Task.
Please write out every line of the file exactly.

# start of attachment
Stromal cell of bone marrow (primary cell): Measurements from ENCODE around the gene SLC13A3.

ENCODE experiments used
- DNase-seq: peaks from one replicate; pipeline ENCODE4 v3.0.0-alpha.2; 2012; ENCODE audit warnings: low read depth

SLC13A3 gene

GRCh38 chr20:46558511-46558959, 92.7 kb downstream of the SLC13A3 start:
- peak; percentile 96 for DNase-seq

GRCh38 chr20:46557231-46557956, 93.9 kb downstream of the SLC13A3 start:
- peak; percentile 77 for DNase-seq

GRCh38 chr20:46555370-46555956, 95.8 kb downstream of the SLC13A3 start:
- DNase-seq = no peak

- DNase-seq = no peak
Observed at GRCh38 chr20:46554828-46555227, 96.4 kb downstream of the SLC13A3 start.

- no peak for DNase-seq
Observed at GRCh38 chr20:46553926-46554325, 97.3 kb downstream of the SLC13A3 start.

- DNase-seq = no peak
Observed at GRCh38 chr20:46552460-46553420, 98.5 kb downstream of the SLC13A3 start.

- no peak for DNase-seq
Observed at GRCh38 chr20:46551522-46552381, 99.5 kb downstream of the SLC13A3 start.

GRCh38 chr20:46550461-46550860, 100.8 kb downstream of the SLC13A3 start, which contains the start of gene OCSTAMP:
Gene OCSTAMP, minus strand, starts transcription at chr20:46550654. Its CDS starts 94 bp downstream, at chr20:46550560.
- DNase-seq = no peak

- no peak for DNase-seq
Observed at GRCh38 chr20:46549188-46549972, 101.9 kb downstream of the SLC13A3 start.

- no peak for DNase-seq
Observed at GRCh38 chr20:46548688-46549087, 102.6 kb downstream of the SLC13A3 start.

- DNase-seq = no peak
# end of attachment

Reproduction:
Stromal cell of bone marrow (primary cell): Measurements from ENCODE around the gene SLC13A3.

ENCODE experiments used
- DNase-seq: peaks from one replicate; pipeline ENCODE4 v3.0.0-alpha.2; 2012; ENCODE audit warnings: low read depth

SLC13A3 gene

GRCh38 chr20:46558511-46558959, 92.7 kb downstream of the SLC13A3 start:
- peak; percentile 96 for DNase-seq

GRCh38 chr20:46557231-46557956, 93.9 kb downstream of the SLC13A3 start:
- peak; percentile 77 for DNase-seq

GRCh38 chr20:46555370-46555956, 95.8 kb downstream of the SLC13A3 start:
- DNase-seq = no peak

- DNase-seq = no peak
Observed at GRCh38 chr20:46554828-46555227, 96.4 kb downstream of the SLC13A3 start.

- no peak for DNase-seq
Observed at GRCh38 chr20:46553926-46554325, 97.3 kb downstream of the SLC13A3 start.

- DNase-seq = no peak
Observed at GRCh38 chr20:46552460-46553420, 98.5 kb downstream of the SLC13A3 start.

- no peak for DNase-seq
Observed at GRCh38 chr20:46551522-46552381, 99.5 kb downstream of the SLC13A3 start.

GRCh38 chr20:46550461-46550860, 100.8 kb downstream of the SLC13A3 start, which contains the start of gene OCSTAMP:
Gene OCSTAMP, minus strand, starts transcription at chr20:46550654. Its CDS starts 94 bp downstream, at chr20:46550560.
- DNase-seq = no peak

- no peak for DNase-seq
Observed at GRCh38 chr20:46549188-46549972, 101.9 kb downstream of the SLC13A3 start.

- no peak for DNase-seq
Observed at GRCh38 chr20:46548688-46549087, 102.6 kb downstream of the SLC13A3 start.

- DNase-seq = no peak